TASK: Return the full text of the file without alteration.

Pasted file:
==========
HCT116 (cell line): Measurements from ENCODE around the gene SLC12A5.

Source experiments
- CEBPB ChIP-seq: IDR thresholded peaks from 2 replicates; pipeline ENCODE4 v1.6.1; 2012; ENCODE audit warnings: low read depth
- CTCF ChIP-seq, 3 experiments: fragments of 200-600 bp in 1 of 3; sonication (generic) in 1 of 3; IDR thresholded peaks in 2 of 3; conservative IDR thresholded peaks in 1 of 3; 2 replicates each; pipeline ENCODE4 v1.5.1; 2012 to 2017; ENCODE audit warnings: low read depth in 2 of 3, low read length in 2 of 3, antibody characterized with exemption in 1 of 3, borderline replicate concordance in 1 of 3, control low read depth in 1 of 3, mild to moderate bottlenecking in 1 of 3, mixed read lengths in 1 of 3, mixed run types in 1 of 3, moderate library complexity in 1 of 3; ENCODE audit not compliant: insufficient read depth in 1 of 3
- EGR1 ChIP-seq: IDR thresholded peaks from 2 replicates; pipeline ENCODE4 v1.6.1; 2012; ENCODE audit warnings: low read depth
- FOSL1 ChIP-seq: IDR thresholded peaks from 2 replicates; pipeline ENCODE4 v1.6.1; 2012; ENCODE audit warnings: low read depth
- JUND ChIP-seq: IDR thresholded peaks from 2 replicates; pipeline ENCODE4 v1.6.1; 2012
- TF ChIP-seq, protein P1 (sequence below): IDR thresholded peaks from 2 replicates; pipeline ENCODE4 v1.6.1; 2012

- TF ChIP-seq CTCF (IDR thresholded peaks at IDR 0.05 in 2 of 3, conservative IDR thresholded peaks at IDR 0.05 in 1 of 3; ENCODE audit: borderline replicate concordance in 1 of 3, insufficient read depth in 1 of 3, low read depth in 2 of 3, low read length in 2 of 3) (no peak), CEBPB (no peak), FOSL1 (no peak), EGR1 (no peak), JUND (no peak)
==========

HCT116 (cell line): Measurements from ENCODE around the gene SLC12A5.

Source experiments
- CEBPB ChIP-seq: IDR thresholded peaks from 2 replicates; pipeline ENCODE4 v1.6.1; 2012; ENCODE audit warnings: low read depth
- CTCF ChIP-seq, 3 experiments: fragments of 200-600 bp in 1 of 3; sonication (generic) in 1 of 3; IDR thresholded peaks in 2 of 3; conservative IDR thresholded peaks in 1 of 3; 2 replicates each; pipeline ENCODE4 v1.5.1; 2012 to 2017; ENCODE audit warnings: low read depth in 2 of 3, low read length in 2 of 3, antibody characterized with exemption in 1 of 3, borderline replicate concordance in 1 of 3, control low read depth in 1 of 3, mild to moderate bottlenecking in 1 of 3, mixed read lengths in 1 of 3, mixed run types in 1 of 3, moderate library complexity in 1 of 3; ENCODE audit not compliant: insufficient read depth in 1 of 3
- EGR1 ChIP-seq: IDR thresholded peaks from 2 replicates; pipeline ENCODE4 v1.6.1; 2012; ENCODE audit warnings: low read depth
- FOSL1 ChIP-seq: IDR thresholded peaks from 2 replicates; pipeline ENCODE4 v1.6.1; 2012; ENCODE audit warnings: low read depth
- JUND ChIP-seq: IDR thresholded peaks from 2 replicates; pipeline ENCODE4 v1.6.1; 2012
- TF ChIP-seq, protein P1 (sequence below): IDR thresholded peaks from 2 replicates; pipeline ENCODE4 v1.6.1; 2012

- TF ChIP-seq CTCF (IDR thresholded peaks at IDR 0.05 in 2 of 3, conservative IDR thresholded peaks at IDR 0.05 in 1 of 3; ENCODE audit: borderline replicate concordance in 1 of 3, insufficient read depth in 1 of 3, low read depth in 2 of 3, low read length in 2 of 3) (no peak), CEBPB (no peak), FOSL1 (no peak), EGR1 (no peak), JUND (no peak)